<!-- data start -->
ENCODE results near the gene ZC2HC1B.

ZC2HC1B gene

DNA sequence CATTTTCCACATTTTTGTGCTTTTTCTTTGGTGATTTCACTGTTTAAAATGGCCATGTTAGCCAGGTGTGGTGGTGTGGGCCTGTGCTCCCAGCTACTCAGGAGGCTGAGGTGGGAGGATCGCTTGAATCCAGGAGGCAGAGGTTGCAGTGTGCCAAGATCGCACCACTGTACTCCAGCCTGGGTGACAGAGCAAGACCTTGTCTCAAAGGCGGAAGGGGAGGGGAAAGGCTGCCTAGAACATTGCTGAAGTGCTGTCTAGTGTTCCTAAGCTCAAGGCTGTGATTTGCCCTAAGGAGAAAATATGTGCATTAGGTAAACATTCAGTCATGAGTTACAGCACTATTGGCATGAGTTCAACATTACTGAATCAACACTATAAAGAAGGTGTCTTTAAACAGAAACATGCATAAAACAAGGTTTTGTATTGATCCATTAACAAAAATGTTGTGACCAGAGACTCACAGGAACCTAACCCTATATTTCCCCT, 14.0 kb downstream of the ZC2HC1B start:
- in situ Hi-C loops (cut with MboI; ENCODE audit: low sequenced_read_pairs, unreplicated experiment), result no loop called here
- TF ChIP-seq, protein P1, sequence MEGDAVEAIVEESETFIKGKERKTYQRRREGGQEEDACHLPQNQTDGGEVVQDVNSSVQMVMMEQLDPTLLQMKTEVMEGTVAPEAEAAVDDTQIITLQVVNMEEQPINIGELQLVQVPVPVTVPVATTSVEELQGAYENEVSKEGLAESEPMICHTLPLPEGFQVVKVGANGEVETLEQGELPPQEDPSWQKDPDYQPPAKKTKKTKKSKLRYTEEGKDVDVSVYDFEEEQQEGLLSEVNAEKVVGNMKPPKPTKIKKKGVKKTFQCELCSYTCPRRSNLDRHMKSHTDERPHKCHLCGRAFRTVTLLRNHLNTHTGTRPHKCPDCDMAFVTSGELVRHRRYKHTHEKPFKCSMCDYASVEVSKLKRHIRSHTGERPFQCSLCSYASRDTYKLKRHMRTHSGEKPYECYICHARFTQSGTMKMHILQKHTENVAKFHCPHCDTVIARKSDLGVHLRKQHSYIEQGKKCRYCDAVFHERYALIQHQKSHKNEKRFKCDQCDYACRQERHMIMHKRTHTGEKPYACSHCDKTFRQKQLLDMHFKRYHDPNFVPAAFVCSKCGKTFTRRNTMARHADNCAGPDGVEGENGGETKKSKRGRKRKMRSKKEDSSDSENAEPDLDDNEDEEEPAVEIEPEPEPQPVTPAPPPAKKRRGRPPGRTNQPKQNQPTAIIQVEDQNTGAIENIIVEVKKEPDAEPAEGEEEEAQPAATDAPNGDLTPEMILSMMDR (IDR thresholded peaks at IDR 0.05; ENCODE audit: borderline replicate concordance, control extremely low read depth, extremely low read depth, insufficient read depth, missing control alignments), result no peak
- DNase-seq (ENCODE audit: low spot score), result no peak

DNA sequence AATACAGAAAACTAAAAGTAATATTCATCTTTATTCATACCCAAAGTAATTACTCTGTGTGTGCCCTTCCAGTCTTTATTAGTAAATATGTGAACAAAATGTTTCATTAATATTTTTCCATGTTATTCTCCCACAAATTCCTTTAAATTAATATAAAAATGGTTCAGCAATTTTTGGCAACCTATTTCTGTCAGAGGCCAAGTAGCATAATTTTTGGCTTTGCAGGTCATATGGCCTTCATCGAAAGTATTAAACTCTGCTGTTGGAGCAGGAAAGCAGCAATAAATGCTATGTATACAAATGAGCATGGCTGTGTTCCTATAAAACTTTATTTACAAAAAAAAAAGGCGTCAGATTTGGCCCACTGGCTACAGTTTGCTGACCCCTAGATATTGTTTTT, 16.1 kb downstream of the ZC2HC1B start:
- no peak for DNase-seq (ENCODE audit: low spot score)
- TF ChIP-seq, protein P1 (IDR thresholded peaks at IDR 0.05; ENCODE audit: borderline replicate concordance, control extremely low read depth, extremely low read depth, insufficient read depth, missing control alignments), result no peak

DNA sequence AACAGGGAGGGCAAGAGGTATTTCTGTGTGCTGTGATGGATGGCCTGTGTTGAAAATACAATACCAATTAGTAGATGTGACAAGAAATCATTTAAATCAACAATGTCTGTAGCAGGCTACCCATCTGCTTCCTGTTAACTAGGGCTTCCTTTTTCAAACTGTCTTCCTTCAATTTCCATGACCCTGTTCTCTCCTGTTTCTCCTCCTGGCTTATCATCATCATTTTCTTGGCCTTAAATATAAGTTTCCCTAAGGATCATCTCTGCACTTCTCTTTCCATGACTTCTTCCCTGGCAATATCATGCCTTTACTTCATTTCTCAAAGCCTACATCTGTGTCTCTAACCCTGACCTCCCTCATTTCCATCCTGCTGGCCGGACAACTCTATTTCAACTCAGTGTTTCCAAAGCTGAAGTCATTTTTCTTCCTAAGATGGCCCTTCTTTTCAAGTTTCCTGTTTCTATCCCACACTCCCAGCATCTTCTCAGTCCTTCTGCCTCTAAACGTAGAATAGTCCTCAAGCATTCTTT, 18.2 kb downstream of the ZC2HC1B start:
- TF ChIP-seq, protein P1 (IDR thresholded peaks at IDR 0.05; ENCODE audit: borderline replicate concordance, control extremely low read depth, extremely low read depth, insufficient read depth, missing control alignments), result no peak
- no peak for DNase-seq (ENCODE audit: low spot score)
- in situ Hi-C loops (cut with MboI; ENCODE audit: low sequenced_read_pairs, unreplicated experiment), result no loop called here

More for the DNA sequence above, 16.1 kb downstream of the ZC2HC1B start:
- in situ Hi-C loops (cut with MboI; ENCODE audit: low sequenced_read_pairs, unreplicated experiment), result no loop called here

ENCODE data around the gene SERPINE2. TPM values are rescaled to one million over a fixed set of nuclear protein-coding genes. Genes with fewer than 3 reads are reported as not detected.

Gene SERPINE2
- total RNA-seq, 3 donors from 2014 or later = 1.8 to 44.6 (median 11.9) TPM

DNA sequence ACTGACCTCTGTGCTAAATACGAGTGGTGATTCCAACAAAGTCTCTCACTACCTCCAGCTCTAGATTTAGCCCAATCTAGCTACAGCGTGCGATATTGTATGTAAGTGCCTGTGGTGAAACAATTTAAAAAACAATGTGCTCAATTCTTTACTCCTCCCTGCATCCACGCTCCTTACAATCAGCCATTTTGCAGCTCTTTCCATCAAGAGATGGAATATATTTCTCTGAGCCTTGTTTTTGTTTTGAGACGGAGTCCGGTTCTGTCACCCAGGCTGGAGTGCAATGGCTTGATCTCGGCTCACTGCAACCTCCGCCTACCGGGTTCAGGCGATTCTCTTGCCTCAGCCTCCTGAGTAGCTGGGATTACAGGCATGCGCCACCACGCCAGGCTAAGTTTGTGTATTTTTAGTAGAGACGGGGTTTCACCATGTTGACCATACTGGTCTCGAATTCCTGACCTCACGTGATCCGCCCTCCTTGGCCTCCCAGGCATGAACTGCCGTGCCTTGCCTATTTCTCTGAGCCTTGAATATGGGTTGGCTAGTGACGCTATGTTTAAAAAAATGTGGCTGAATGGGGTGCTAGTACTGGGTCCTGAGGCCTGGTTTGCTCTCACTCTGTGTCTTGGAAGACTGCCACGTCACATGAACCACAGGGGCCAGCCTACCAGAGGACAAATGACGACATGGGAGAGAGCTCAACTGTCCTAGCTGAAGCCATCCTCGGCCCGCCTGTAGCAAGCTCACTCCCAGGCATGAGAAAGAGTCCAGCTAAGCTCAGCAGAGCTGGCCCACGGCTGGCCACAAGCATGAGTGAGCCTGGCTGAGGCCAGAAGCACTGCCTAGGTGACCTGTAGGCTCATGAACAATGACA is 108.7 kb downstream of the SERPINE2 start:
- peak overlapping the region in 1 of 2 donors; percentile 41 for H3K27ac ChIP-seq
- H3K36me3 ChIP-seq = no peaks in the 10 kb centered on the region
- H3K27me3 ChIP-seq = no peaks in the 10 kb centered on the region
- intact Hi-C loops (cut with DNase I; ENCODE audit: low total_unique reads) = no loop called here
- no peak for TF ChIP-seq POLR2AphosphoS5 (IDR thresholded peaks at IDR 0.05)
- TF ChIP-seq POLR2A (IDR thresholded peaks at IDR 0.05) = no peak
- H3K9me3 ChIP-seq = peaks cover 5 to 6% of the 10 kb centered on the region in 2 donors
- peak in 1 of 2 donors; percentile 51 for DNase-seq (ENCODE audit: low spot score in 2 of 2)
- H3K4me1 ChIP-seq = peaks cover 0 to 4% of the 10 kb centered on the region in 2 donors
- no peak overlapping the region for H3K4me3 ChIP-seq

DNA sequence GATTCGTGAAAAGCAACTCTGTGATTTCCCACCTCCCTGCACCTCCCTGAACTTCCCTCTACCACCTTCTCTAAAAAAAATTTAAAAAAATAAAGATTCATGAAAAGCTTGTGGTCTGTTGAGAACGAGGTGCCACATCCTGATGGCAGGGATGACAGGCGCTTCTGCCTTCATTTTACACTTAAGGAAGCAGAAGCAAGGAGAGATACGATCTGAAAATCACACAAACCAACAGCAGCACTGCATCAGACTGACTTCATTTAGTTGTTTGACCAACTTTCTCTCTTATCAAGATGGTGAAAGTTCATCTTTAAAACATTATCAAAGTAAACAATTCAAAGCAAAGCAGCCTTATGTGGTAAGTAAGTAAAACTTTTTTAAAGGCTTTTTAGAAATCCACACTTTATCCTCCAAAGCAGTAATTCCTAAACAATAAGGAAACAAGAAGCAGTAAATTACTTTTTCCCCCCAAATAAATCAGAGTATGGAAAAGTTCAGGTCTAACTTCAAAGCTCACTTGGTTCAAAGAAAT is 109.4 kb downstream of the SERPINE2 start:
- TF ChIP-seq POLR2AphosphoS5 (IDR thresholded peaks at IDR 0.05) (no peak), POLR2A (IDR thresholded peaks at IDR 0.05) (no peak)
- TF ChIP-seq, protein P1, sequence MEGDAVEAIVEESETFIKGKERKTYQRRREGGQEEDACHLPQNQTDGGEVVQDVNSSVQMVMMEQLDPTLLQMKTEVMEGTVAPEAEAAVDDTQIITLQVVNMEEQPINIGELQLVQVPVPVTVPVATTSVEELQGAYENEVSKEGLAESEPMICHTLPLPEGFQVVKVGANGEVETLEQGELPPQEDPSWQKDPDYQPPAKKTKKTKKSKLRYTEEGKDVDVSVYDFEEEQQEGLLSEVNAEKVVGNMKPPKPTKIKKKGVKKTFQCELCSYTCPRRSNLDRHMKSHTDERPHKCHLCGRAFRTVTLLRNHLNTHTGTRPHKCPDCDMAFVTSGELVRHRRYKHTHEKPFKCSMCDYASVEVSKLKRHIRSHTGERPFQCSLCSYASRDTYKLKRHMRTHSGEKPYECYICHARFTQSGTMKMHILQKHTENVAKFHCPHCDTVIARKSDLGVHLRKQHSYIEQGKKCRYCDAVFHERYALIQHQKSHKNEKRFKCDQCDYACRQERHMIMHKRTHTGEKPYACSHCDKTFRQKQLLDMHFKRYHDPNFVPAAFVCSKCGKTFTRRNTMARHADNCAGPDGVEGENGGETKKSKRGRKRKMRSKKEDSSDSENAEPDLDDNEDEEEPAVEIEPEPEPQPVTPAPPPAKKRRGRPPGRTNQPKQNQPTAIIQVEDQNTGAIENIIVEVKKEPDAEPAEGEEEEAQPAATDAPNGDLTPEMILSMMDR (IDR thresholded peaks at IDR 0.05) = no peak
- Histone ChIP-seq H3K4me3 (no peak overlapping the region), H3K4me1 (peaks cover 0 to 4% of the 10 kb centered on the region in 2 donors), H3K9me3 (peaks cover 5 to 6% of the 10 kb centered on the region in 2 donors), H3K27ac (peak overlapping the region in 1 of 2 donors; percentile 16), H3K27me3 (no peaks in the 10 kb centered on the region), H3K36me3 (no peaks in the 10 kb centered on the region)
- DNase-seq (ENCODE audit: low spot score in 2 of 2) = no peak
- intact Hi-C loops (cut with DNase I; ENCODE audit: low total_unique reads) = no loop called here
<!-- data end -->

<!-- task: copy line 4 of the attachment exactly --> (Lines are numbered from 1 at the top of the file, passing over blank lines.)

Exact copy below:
- in situ Hi-C loops (cut with MboI; ENCODE audit: low sequenced_read_pairs, unreplicated experiment), result no loop called here